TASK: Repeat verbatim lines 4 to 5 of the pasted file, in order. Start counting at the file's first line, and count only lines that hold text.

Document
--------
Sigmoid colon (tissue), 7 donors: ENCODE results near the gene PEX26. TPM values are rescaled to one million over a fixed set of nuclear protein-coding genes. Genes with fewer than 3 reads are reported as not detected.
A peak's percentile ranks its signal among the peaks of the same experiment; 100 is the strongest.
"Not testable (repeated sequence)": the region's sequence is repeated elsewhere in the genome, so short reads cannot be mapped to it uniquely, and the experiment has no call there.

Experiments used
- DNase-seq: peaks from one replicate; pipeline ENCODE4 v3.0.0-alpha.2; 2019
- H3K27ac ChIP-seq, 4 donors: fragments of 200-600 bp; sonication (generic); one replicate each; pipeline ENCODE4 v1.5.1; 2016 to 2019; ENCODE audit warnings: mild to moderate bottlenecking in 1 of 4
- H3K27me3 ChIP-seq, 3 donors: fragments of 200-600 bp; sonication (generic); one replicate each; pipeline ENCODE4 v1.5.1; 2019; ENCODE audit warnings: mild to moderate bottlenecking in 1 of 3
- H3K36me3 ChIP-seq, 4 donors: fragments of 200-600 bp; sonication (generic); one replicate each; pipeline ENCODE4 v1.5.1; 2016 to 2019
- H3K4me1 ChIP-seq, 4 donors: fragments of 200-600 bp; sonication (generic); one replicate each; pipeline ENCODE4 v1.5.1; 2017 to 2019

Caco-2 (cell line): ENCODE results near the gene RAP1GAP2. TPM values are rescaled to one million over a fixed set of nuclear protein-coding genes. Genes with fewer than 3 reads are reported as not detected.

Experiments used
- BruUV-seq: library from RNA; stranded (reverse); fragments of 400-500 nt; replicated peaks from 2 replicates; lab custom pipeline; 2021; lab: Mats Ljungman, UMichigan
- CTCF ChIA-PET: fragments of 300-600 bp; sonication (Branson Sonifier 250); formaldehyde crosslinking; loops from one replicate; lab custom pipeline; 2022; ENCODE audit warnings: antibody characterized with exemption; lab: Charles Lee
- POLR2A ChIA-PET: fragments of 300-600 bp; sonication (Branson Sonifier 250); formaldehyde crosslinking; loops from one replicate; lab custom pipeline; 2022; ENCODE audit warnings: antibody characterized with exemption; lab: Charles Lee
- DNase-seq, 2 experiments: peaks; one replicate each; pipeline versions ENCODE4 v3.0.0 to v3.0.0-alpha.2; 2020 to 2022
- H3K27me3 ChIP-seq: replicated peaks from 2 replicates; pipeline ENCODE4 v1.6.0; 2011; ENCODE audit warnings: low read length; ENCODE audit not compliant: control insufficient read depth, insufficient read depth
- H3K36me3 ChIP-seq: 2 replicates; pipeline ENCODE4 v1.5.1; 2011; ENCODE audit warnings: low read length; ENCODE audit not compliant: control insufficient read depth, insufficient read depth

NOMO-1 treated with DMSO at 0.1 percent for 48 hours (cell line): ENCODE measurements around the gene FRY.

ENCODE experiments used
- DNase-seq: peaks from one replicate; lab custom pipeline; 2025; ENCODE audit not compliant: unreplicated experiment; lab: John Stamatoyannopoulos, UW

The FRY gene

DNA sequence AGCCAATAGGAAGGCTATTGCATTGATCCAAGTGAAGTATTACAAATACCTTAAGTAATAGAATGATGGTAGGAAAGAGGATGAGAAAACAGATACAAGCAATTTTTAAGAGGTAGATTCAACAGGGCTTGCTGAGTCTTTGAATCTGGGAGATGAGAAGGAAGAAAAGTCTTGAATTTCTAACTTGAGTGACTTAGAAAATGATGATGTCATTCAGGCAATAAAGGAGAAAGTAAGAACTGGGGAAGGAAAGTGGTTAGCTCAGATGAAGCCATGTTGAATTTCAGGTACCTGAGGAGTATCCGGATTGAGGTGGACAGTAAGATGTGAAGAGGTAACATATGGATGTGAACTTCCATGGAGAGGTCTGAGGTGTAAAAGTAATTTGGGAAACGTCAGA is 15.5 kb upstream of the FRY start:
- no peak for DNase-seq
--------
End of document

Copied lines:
Experiments used
- DNase-seq: peaks from one replicate; pipeline ENCODE4 v3.0.0-alpha.2; 2019